One example is ERIC the education database, and in their thesaurus you can see Literature Reviews, combine that with your topic and you can do a search for literature reviews!

Creativity + Literature reviews in ERIC

Is there one with as broad a coverage as possible (competitive with Google Scholar) AND some way to filter this way?

And indeed one exists — Microsoft Academic (which sadly will be sunset 31 Dec 2021).

As noted in this article, Microsoft Academic is one of the largest sources of academic content out there and they use NLP and Machine learning to auto-classify over 200 million pieces of content into subjects including Systematic review”, “Review article”, “Meta-analysis” and “Bibliography

So do searches like

A slightly more advanced technique would be to combine them all together with Boolean but as Microsoft academic doesn’t support Boolean, you can do this in Lens.org which has Microsoft Academic data and does support Boolean. However, I recommend you look at the next method first before trying it out.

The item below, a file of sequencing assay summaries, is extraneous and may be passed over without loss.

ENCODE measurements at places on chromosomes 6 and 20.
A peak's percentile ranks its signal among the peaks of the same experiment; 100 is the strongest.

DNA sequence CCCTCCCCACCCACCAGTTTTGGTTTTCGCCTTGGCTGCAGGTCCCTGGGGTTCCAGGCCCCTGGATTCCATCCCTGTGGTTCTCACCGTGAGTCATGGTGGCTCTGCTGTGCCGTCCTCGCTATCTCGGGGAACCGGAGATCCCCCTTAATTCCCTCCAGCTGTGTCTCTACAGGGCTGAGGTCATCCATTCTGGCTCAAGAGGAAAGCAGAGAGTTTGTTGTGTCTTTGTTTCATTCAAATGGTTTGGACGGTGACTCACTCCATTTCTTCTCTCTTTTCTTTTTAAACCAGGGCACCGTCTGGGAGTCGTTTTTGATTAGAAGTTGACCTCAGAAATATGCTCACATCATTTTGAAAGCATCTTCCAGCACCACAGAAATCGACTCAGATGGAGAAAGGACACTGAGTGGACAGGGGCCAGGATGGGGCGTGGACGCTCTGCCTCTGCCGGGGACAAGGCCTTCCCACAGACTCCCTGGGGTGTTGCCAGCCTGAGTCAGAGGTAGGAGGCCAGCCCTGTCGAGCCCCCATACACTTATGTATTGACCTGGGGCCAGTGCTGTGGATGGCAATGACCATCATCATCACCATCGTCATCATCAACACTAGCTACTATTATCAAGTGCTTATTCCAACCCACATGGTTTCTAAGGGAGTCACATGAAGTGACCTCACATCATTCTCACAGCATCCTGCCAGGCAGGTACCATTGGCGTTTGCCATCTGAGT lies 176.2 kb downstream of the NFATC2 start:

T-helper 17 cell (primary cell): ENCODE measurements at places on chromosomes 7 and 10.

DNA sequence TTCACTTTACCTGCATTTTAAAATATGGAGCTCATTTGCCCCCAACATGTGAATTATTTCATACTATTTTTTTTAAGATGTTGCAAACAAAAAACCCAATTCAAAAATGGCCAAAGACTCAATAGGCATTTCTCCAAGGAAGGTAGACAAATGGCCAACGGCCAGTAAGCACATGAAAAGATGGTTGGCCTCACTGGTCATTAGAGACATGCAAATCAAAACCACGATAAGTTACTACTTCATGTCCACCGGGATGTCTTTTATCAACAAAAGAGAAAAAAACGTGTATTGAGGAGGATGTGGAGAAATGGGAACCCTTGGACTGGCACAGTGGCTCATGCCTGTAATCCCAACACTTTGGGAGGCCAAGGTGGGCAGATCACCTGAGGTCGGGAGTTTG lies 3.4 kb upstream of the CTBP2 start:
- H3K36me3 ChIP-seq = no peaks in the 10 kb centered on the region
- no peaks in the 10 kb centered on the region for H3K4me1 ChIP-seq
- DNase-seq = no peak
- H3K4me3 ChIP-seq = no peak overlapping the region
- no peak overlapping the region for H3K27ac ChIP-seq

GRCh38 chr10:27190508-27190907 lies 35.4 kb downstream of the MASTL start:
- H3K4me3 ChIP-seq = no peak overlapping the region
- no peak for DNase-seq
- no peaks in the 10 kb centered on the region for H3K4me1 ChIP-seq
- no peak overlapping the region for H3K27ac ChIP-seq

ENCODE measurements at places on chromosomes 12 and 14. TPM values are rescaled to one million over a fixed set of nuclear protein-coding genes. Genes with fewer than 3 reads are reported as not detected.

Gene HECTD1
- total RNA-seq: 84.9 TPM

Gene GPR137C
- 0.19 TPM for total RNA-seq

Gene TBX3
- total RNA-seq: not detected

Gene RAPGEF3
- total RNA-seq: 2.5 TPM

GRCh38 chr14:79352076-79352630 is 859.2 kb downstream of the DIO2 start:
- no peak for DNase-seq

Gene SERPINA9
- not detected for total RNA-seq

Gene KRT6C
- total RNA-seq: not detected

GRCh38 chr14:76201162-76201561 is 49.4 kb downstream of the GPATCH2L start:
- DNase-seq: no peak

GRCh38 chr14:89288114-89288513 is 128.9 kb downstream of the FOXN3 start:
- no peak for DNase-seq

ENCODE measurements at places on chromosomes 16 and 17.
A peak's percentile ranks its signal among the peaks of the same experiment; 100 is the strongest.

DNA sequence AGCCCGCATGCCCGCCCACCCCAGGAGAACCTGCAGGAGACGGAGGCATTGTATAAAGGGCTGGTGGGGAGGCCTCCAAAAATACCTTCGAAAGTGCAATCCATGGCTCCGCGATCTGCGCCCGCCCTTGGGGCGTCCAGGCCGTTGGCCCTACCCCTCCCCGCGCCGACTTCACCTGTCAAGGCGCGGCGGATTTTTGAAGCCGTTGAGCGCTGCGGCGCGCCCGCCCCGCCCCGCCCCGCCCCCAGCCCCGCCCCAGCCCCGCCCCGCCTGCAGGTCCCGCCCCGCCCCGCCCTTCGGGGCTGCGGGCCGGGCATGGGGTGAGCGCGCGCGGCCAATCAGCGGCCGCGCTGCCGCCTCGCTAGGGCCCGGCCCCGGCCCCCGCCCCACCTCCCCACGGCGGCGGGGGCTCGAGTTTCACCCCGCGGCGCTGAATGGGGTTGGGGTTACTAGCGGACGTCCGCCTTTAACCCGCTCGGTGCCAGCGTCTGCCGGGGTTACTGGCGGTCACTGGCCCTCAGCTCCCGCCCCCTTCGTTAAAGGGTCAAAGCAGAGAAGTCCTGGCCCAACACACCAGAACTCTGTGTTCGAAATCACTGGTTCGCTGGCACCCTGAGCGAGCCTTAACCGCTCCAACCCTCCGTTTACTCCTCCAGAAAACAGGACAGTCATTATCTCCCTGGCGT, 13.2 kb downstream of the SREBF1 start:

3. Structured search template in 2Dsearch

As noted above, the PubMed filter for reviews is actually a complicated search pattern to try to identify reviews.

Search Strategy Used to Create the PubMed Systematic Reviews Filter

Can we do the equalvant for a Cross disciplinary database like Microsoft Academic or Lens.org?

Indeed we can. Using both methods employed in #1 and #2 we can create a complicated Boolean search in Lens.org that maximizes the recall of the search (so we can get as many correct items) while also keeping the precision of the search high (so we can avoid wrong results).